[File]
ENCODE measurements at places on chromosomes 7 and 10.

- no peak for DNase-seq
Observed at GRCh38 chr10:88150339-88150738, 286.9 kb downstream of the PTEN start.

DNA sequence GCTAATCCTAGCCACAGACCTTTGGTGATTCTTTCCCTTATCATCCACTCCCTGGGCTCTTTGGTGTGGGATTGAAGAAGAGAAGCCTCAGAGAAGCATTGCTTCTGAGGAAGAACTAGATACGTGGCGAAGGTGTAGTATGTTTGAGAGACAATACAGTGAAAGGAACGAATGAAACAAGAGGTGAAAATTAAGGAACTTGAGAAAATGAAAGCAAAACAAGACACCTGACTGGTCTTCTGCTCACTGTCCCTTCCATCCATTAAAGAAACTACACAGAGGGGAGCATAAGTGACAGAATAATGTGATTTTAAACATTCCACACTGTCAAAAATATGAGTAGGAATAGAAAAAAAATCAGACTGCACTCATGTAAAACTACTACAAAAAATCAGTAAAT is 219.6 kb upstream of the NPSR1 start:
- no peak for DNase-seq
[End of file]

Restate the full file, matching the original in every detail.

ENCODE measurements at places on chromosomes 7 and 10.

- no peak for DNase-seq
Observed at GRCh38 chr10:88150339-88150738, 286.9 kb downstream of the PTEN start.

DNA sequence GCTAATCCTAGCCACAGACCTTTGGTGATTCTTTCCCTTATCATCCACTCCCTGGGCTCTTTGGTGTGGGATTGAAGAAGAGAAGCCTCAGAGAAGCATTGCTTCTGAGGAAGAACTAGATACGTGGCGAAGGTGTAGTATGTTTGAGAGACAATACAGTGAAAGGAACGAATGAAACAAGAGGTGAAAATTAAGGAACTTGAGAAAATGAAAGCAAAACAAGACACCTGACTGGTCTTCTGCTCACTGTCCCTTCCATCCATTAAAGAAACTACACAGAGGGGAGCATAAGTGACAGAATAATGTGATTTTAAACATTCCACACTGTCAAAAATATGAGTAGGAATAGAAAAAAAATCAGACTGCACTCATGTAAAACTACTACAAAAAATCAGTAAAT is 219.6 kb upstream of the NPSR1 start:
- no peak for DNase-seq